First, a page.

Saturday, November 24, 2007

It's time we made a place, where people's souls can be seen and made safe

Photo courtesy of Simone Hudson on Flickr

Earlier this week I had dinner and a beer with an old friend who I hadn't seen for a couple of years. Leah and I went to high school and played basketball together as teenagers. Not only is she a creative and gifted photographer, but she is hands down one of the funniest human beings that I have ever known. I must say that I was pleased to find out the other night, that she hasn't changed a bit. The girl could have been a stand up comedian, seriously. What she is doing (aside from making people laugh), I discovered, is something absolutely fantastic and utterly perfect for her. Leah works for the Union Gospel Mission in Vancouver. Some of you may remember that I blogged about donating clothes there last month. She's their "every woman" and takes on a multitude of creative tasks and assignments for this totally stellar organization.
Those who know me, know how passionate I am about this cause. Living in Vancouver, homelessness is something that I see on a daily basis, you probably do too.

Consider being homeless for a few confused, long and lonely days. Consider spending years on the streets after being kicked out of home by an abusive, alcoholic parent or after the wing you live in is shut down in the mental health care facility that you inhabit. You have nowhere to turn. Everybody has their own story, but most people don't choose to end up on the street.

It was such a pleasure not only to catch up and reminisce about old times with Leah, but also to hear about all of the amazing work that she has been doing. Here's a little background from the UGM website:

"Union Gospel Mission exists to offer Hope to the Hungry, Hurting and Homeless. In 1940, the Mission began as a small soup kitchen. Since then we have grown dramatically to meet the needs surrounding us. Many people who have walked in the corridors of loneliness,hopelessness and despair have found UGM to be a place of new beginnings."

Union Gospel Mission is committed to caring for the hungry, hurting and homeless of Greater Vancouver through:

-Emergency meals and clothing
-Shelter for those without resources
-Proven drug and alcohol recovery
-Innovative learning center
-Community outreach to men, women, families, children and youth
-Long-term housing solutions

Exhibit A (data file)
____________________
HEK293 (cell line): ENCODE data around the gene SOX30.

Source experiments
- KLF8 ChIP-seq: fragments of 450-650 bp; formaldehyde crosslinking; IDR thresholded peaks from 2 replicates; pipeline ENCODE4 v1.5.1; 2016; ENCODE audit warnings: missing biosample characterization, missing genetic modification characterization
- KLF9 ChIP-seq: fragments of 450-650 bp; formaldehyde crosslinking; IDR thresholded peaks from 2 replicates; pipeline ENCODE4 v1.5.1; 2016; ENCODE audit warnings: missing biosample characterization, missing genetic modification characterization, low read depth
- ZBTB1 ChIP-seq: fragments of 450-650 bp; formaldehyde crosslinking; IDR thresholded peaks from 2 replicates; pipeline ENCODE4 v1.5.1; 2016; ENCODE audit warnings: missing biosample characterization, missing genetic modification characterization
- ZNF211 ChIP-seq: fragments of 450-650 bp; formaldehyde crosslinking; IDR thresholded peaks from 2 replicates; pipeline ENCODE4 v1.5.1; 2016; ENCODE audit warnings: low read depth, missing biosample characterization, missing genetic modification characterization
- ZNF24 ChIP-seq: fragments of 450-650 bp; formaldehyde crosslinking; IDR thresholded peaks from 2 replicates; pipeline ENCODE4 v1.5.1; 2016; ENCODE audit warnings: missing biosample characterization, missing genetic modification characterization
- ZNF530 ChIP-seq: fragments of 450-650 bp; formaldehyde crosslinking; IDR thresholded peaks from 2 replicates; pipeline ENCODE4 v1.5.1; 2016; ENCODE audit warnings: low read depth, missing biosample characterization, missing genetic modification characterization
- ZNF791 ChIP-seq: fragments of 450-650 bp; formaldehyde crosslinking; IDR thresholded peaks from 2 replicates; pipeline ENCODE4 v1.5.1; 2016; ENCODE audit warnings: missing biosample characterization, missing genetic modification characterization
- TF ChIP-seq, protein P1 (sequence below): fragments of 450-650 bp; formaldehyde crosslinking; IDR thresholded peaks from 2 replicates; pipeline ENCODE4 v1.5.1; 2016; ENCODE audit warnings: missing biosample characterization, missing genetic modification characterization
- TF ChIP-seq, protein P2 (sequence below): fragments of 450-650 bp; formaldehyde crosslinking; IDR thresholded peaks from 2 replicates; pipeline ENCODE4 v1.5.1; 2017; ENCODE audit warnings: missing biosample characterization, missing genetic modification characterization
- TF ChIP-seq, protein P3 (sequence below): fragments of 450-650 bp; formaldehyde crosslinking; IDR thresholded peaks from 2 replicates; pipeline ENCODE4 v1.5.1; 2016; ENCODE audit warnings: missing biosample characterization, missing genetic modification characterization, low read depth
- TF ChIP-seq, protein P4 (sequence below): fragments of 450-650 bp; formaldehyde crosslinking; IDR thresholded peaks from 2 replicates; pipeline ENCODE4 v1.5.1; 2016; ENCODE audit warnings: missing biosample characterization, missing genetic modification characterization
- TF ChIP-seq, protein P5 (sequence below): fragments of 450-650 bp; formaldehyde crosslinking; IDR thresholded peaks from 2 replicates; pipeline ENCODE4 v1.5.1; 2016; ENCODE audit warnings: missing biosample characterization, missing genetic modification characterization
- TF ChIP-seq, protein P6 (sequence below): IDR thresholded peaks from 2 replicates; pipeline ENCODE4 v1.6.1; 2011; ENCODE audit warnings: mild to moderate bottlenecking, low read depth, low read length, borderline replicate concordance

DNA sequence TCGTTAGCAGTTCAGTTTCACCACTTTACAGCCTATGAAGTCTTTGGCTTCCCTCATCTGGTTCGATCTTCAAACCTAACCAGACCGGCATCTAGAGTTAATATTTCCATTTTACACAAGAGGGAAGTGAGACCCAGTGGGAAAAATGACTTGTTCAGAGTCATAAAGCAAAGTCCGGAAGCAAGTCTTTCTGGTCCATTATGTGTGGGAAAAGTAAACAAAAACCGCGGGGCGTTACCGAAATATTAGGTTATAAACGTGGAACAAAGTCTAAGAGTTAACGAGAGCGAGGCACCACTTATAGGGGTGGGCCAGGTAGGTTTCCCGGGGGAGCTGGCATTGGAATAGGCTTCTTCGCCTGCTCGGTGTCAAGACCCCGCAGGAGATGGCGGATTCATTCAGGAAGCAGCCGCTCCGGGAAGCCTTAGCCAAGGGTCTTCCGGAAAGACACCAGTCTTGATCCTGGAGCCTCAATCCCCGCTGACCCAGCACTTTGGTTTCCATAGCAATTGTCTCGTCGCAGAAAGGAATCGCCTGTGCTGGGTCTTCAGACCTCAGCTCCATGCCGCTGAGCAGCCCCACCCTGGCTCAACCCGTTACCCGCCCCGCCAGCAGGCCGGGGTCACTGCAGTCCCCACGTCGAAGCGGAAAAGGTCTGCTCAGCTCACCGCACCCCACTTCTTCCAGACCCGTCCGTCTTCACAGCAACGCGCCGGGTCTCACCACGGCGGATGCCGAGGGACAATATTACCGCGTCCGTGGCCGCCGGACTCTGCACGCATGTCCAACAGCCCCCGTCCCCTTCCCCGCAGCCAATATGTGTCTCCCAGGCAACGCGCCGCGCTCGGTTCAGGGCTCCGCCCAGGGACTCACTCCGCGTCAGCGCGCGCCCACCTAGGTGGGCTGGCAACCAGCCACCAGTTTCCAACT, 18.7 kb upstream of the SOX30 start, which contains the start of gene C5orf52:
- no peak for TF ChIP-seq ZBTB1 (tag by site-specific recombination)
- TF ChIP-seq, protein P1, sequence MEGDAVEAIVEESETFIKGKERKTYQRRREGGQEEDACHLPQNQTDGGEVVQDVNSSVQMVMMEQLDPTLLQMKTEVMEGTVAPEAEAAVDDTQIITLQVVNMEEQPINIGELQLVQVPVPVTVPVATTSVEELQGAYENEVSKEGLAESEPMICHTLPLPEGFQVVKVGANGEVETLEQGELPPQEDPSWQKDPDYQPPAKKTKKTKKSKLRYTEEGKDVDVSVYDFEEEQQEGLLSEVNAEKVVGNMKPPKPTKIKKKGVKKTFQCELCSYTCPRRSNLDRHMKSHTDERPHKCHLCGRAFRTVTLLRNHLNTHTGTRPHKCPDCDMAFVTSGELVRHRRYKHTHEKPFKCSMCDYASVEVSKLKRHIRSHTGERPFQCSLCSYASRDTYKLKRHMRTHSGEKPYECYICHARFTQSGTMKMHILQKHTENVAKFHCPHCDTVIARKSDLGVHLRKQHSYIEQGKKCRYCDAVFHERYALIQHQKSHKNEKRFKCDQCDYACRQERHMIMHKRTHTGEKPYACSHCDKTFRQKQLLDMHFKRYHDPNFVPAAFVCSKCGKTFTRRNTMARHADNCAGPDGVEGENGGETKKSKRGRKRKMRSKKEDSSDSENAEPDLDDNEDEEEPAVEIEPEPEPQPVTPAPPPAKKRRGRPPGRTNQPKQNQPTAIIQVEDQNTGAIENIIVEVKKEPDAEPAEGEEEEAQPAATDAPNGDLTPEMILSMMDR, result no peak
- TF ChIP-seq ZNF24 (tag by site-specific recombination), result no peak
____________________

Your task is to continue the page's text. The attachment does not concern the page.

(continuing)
-Low cost Thrift Stores
-Broad-based Community volunteer opportunities

Hearing the first hand stories about the difference that this organization makes, warmed my heart, even though I know that there is a massive amount more work to be done.

Yesterday one of my sales managers stood up in our department meeting and told us a story:
I awoke early, as I often did, just before sunrise to walk by the ocean's edge and greet the new day. As I moved through the misty dawn, I focused on a faint, far away motion. I saw a youth, bending and reaching and flailing arms, dancing on the beach, no doubt in celebration of the perfect day soon to begin.
As I approached, I sadly realized that the youth was not dancing to the bay, but rather bending to sift through the debris left by the night's tide, stopping now and then to pick up a starfish and then standing, to heave it back into the sea. I asked the youth the purpose of the effort. "The tide has washed the starfish onto the beach and they cannot return to the sea by themselves," the youth replied. "When the sun rises, they will die, unless I throw them back to the sea."
As the youth explained, I surveyed the vast expanse of beach, stretching in both directions beyond my sight. Starfish littered the shore in numbers beyond calculation. The hopelessness of the youth's plan became clear to me and I countered, "But there are more starfish on this beach than you can ever save before the sun is up. Surely you cannot expect to make a difference."
The youth paused briefly to consider my words, bent to pick up a starfish and threw it as far as possible. Turning to me he simply said, "I made a difference to that one."
I left the boy and went home, deep in thought of what the boy had said. I returned to the beach and spent the rest of the day helping the boy throw starfish in to the sea.

We may not be able to help every single person in the world, but every effort and every single gesture does make a difference. I've noticed a belief that somehow optimism lacks intelligence, and that optimism must stem, then, from a lack of experience and naivete. I don't believe that. I believe optimism is a choice. Cynicism isn't smarter, it's just safer. You can help and so can I.


Michael said...

That's a cool story.

J said...

"I believe optimism is a choice. Cynicism isn't smarter, it's just safer." That is a really good quote. I have always been a major cynic, mainly because it fit so well with my sarcastic personality. But lately I have chosen optimism and it's made a difference in my life.

I live in Portland and we have lots of homeless as well, and laws to protect them. I know that there are a few homeless people who truly were just mentally ill, but other than that, I do feel that everyone is responsible for their own situation. I have gone to ridiculous lengths to make extra money, make rent, buy cars, etc. I have gotten handouts from family and friends in the past as well as given them, but I also realize how with a little planning, getting back on your feet isn't as hard as people make it seem. I believe that as bad as it sounds, if there were less shelters and handouts, people might try harder to get back up.